It isn't any fun to write this. It feels heartless, unoriginal - the same old schtick that we've been hearing for the last three years. Sell. Sell sell sell sell sell. Ugh. I don't want to write this.
But dammit, Mariners, you went and fielded a crappy team again!
From an emotional standpoint, I would absolutely love to see the Mariners keep their current team more or less intact. I'm with Colin on that one, for sure. Even if they aren't playing for anything in particular, it'd be great to see the team make a run at respectability. But from a rational standpoint? I can't justify it. The Mariners have an opportunity this deadline, as they do every deadline: an opportunity to make their franchise better in the future than it is in the present. And I can't bring myself to suggest that they refuse that opportunity.
The simple fact of the matter is that several of the players on this current team have no place in its future. Oliver Perez isn't going to be around next year. Jason Bay isn't going to be around next year. Michael Morse isn't going to be around next year. Brendan Ryan isn't going to be around next year. Raul Ibanez is going to be in an old folks' home next year. Joe Saunders has a mutual option, but as far as I can tell there's no difference between a mutual option and "hey we should talk about re-signing after this season maybe". And, rationally, why should the team refuse to trade present for future, given that the present is a lost cause anyways?
One of the many arguments I often make in favor of sabermetrics is: "When making a decision, why would you deliberately ignore any data?" People who say that advanced baseball statistics mean nothing are essentially advocating throwing out evidence that could be used to draw a conclusion. Ignoring advanced statistics while making baseball decisions is like refusing to use forensic examination techniques while investigating a murder. It's deliberately rejecting an opportunity - for what? What tangible benefit is there?
The same line of thought applies to the trade deadline. Why would the Mariners refuse to deal the players who aren't a part of their future for players who can be? Why reject an opportunity for improvement? What tangible benefit is there?
They wouldn't gain value in the last two months of the season. Ryan, Ibanez, Morse, Bay, Perez, Saunders - not one of those guys is good enough to make a big difference in the team's 2013 record. If you take salary into account, things look even grimmer:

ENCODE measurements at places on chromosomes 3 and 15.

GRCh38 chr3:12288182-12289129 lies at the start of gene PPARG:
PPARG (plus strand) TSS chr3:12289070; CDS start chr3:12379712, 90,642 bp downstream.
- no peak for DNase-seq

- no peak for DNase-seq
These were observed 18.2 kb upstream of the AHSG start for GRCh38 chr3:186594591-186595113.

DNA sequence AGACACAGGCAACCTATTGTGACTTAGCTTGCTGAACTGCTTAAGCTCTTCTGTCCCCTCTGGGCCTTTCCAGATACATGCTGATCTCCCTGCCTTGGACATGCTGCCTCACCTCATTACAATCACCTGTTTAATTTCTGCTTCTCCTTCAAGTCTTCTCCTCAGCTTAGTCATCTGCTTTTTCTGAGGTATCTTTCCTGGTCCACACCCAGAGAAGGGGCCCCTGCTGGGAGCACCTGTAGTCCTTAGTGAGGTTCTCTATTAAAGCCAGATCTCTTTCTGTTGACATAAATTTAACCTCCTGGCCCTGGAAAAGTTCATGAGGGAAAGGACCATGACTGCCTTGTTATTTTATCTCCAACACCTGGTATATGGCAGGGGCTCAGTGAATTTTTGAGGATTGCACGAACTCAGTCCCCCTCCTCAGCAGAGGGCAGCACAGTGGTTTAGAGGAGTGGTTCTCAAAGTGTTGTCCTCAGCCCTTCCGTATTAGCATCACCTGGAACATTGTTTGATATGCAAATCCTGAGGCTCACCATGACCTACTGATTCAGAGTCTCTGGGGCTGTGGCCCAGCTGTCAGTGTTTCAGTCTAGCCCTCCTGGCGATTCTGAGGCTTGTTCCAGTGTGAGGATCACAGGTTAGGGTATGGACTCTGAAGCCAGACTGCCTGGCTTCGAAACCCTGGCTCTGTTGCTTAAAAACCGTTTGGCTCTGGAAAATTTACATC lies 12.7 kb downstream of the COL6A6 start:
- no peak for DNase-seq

|Name||Season WAR||Salary||Season Surplus Value||RoS WAR||RoS Salary||RoS Surplus Value|
The WAR figures in that table all come from Steamer, the more optimistic of the two projection systems posted on the Fangraphs player pages. Now, WAR isn't perfect, and Steamer adds extra imperfection on top of WAR's imperfection, but I think it's pretty telling that a normally reliable projection system thinks these guys will have a negative WAR-value-to-salary differential as a group for the rest of the season. These players are costing the Mariners money to run out onto the field. More money than they are bringing back in with their performance - since no rational fan cares whether the team hits mid-September with 67 wins or 68. They aren't adding value in 2013.
And they aren't adding value in the future, either. Do you really think that Ibanez can continue to be productive at age 42? Or that Bay's power will suddenly rebound? Will Brendan Ryan re-sign with the Mariners despite having no chance at the starting shortstop job? Will Joe Saunders use his mutual option to stay with a losing team? What about Perez? The free agent market consists of more than just the Mariners. Morse? Morse is a type of player that very often winds up overpaid: do you even want him back, knowing that the price will almost certainly be above $7M per year? All of these players... I either don't want them to stay, or I can't see them wanting to.
In short, none of these six guys offer any on-field value to the Mariners. Whatever present value they may have is irrelevant because of the team's position on the win curve, and they have no future value because they aren't going to stick around. So why not trade them for whatever you can get? Isn't any return at all better than the big fat nothing that these guys offer? Each prospect the Mariners acquire is another draw at the deck of greatness. The odds may not be good - but they're better than zero.
Now, in the case of Ryan and Ibanez, there's a little bit more than just on-field value. Ryan's defensive genius is, I'm sure, something that the team is hoping will rub off on Brad Miller and Nick Franklin, thus improving the team in the future. Ibanez's work ethic and leadership skills are, I'm sure, something that the team is hoping will rub off on all of its young players. But the question that I have to ask is: what are the youngsters going to learn from two more months of being in these guys' presence that they haven't learned already? And whatever that is, is it really worth the prospect that you might net in return for a trade? I wouldn't trade Ibanez or Ryan for cash, but beyond that...
You may note that I haven't mentioned Hisashi Iwakuma, Tom Wilhelmsen or Kendrys Morales. That's because I think the team should keep them. They're better than those other six, and the team has a real chance to extract future value from them. Iwakuma has two more years of control, Wilhelmsen's value is down at the moment, and Morales is likely trapped by the qualifying offer. Just because the Mariners are selling doesn't mean they should dump everyone.
But aside from those three (and Felix)? If the buyers come knocking, offering any kind of prospect at all for a veteran piece... I'd be selling. Selling, selling, selling.